Thursday, October 17, 2013
August 1- Minnesota Twins
One would think of all the hats in my collection this would have been one of the easier ones to track down. Nope! If my memory serves me correct it took me about three years of combing various Web sites, Ebay and Lids locations in order to find an authentic one. Now, over my ridiculously exhaustive search I did come across a few “Genuine Merchandise” versions (replicas), but this bad boy was a diamond in the rough that I somehow found at the Lids in Union Square in downtown Manhattan. Clearly all of the best caps are displayed there because I definitely picked up some gems every time I went there.
It was a bit of mystery to me as to why this cap would have been so hard to track down, but then again, I can be pretty picky at times. I for one have always preferred the Major League Baseball logo on the back of the hat, a token which was only added to caps starting in 1993.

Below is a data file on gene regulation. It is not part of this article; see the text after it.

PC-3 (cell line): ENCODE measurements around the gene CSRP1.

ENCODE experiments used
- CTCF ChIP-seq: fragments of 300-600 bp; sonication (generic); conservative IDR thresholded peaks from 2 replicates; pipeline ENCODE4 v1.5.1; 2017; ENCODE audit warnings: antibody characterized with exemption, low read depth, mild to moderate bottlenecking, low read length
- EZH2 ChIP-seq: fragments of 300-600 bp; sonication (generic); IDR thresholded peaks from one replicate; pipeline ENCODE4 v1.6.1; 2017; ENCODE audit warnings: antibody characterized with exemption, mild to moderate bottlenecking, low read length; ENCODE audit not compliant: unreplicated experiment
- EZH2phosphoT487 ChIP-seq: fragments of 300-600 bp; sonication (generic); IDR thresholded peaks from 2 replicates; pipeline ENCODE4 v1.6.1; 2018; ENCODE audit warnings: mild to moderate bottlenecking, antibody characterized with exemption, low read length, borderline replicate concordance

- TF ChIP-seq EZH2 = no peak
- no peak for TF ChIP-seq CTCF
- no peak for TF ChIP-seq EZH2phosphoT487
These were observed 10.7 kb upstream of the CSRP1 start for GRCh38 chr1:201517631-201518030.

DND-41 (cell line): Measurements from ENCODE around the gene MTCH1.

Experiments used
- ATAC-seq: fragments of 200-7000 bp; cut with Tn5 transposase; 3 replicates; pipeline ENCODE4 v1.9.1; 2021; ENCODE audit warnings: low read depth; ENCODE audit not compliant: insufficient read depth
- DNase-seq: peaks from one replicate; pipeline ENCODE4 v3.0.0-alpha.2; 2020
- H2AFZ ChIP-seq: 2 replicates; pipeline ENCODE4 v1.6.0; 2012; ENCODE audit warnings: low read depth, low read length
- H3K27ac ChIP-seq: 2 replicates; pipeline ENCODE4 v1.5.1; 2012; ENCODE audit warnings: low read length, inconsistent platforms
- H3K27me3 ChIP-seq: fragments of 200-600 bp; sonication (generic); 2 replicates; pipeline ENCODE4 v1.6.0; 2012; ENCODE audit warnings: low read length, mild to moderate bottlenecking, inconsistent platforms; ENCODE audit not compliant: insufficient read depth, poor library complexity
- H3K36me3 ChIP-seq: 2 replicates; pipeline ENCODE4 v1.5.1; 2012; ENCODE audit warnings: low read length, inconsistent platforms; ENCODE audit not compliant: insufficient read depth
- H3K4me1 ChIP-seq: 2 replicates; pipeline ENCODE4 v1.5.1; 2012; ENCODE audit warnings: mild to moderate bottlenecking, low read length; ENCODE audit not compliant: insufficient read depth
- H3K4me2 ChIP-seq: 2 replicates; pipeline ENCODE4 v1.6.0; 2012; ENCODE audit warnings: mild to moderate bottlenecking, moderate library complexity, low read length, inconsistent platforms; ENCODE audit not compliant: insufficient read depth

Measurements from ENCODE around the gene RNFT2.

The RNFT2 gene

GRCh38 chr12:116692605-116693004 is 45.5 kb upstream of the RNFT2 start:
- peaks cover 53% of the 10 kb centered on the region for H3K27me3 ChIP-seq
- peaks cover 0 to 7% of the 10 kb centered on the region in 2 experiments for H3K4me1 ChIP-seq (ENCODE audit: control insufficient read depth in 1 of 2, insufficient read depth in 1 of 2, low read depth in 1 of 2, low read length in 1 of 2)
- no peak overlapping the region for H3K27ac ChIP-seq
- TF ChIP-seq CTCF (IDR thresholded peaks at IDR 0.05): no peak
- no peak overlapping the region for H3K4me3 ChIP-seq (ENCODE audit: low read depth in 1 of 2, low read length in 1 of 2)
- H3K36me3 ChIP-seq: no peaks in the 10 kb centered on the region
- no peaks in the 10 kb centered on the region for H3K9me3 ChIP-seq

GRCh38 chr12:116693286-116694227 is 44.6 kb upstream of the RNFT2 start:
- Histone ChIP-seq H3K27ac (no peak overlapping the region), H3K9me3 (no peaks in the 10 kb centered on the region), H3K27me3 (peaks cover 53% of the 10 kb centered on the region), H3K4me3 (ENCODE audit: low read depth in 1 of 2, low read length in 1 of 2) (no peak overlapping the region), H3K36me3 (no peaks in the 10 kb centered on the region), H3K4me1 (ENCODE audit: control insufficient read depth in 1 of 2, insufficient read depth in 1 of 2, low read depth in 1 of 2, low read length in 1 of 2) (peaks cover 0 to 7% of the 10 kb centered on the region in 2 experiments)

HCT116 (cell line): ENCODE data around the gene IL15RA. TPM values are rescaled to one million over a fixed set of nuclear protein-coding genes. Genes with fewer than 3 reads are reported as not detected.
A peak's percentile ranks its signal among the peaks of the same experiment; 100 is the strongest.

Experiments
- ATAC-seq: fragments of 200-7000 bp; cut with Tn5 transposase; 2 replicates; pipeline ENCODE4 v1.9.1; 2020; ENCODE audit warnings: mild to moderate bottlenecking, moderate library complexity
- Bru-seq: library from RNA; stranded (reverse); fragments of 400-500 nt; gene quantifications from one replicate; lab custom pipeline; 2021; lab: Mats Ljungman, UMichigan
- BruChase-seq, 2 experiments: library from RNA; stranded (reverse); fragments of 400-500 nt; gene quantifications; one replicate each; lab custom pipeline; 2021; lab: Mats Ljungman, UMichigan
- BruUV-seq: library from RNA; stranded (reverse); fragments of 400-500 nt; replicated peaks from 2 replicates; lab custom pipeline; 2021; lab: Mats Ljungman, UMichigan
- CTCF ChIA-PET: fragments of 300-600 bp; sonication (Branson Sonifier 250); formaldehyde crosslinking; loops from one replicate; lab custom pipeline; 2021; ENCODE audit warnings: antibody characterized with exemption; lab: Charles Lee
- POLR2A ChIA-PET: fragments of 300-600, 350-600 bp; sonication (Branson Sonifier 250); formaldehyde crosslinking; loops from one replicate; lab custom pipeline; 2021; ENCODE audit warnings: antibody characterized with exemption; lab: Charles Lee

As in the case of this cap the logo wasn’t added until 2009 when the Minnesota Twins wore it as a home alternate cap. The Twins first used this for all of their home games from 1976-1986 where it and the all-navy “TC” cap that I wrote about on February 15th were replaced with the “M” logo cap that I wrote about on January 21st. The move proved to be one of those rare uniform changes that brings immediate success as the Twins hoisted their first World Series championship since 1924 when they were still the Washington Senators.
In my research I found a bit of a conflicting story about its first use. The vintage MLB clothing company Brand ’47 has the year 1973 marked on most of its franchise caps, as did a few other Web sites. The only problem with this is that in almost every photo I found, whether it was baseball cards, game photos or even the team photo, this cap wasn’t used. No, the first arrival of this cap via photo didn’t arrive until 1976 as I previously mentioned as shown in the photo below.
Now, I can see where in a black and white photo one might not be able to tell; however, it’s easy to notice how the shade of the cap matches with the “TWINS” emblem across the chest, which was red at the time and contradicts the navy blue shirts of the trainers and equipment managers. This trait becomes even clearly in the team photo from 2009.